Heart benefits: Eating beans may help improve your blood cholesterol, a leading cause of heart disease. This food group—which includes peas, soybeans, and lentils—can also help reduce blood pressure and inflammation.
Recipe to try: Black Bean and Kale Tacos
6. Nuts and Seeds
Take this as permission to go nuts! “Nuts and seeds are a great addition to any meal,” shares Amber. “Their flavor and crunch make them perfect for snacking, or for sprinkling on oatmeal and salads.” Flax and chia seeds, walnuts, and almonds are among her favorites. While the fiber from their whole form is ideal, you can also enjoy these good fats as cooking oils made from sunflowers, safflowers and peanuts.
Heart benefits: Like with fish, nuts and seeds offer up omega-3 and omega-6 fatty acids, which have several heart-healthy effects such as reducing inflammation, and lowering bad cholesterol (LDL) while increasing good cholesterol (HDL).
Recipe to try: Vanilla Chia Pudding
They may be higher in calories, but avocados still earn their place in a healthy diet. “Avocados are full of healthy fats and fiber to help you feel satisfied for longer,” says Kelley Magowan, Aramark RDN. “I like to use them as a topping for sandwiches. Just don’t go overboard.”
Heart benefits: These fruits are a good source of heart-healthy monounsaturated fats plus potassium, a nutrient that’s essential to good heart health.
Recipe to try: Sheet Pan Breakfast with Avocados
8. True Tea
You’ll see a lot of “tea” beverages out there, but true tea comes from the camellia sinesis plant. “Drinking unsweetened brewed tea—whether white, green, or black—can support heart health as part of a balanced diet,” states Joy Dubost, PhD, RDN, Head of Nutrition for Unilever North America, makers of famous teas such as Lipton and TAZO.
Heart benefits: Tea is a good source of compounds called flavonoids that have been shown to support a healthy heart. Drinking two to three cups per day will help you reach the recommended 200-500 milligrams of flavonoids, also found in wine, cocoa, fruits, and vegetables. Teas keep their nutritional value throughout their shelf life—so check the manufacturer’s recommended serve-by date and you’ll be good to brew.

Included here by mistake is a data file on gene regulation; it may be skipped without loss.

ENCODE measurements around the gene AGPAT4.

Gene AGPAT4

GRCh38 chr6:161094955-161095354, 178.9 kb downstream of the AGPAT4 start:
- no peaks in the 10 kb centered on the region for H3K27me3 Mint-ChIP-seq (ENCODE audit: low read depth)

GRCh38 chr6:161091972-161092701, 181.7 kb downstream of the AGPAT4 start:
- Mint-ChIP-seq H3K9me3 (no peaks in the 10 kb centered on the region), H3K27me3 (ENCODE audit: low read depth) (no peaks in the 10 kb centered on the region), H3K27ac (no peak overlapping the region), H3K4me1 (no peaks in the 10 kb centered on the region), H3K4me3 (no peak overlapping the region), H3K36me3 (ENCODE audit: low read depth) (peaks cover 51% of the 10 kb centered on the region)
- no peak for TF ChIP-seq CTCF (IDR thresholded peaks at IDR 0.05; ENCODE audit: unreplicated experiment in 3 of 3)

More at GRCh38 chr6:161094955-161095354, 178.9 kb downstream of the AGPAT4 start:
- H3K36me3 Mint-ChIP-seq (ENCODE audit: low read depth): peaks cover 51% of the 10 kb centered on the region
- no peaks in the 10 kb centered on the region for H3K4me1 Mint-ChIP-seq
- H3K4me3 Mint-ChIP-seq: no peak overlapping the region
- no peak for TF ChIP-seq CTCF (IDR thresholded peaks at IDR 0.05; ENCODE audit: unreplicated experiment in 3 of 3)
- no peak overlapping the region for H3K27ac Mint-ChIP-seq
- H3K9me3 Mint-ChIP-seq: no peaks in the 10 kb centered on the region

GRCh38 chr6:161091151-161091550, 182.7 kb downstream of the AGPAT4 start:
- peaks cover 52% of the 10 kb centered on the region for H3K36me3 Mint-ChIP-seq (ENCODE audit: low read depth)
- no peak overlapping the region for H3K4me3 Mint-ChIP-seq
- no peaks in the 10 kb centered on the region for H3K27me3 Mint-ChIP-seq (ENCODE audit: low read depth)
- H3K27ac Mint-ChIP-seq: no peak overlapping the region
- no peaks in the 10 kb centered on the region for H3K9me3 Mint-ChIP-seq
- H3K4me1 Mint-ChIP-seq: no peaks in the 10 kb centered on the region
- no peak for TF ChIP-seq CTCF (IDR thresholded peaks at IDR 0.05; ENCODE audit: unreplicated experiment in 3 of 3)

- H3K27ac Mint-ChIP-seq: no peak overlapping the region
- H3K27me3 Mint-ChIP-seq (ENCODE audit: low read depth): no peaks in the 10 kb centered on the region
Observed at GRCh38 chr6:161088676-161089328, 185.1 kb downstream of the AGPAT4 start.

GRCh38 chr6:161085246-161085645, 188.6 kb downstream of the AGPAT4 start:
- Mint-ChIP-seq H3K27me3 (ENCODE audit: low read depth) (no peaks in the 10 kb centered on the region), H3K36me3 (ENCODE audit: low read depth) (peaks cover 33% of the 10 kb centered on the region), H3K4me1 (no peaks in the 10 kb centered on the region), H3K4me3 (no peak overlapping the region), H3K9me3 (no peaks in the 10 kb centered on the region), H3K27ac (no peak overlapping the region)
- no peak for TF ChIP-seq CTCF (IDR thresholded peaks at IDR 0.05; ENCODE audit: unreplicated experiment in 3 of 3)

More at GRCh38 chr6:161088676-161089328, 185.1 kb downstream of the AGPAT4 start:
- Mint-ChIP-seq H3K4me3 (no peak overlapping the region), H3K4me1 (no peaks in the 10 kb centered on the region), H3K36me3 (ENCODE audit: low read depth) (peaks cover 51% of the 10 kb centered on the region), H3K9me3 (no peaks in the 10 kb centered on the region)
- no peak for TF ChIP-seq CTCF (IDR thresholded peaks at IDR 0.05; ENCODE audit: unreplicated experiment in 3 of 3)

Recipe to try: Apple-Cucumber Chilled Green Tea
9. Dark Chocolate
Sound too good to be true? “Remember that not all chocolate is created equal. You can definitely eat it in moderation,” encourages Emily Ackerberg, also an Aramark RDN who works with college and university students. “Look for dark chocolate with at least 70% cocoa and keep portions small.”
Heart benefits: Most dark chocolate is high in flavonoids which are found in fruits, vegetables and tea (see above). Research suggests consuming more dietary flavonoids is linked to better heart health.
Recipe to try: Vegan Chocolate Mousse
With so many delicious choices, we bet you’re eager to get cooking! Check out our recipe page for more ideas that make the most of these heart-healthy foods.
And for more resources on leading a healthy lifestyle, visit the AHA at heart.org.
Note: Since everyone’s health history and nutritional needs are so different, please make sure that you talk with your doctor and a registered dietitian to get advice about the diet and exercise plan that‘s right for you.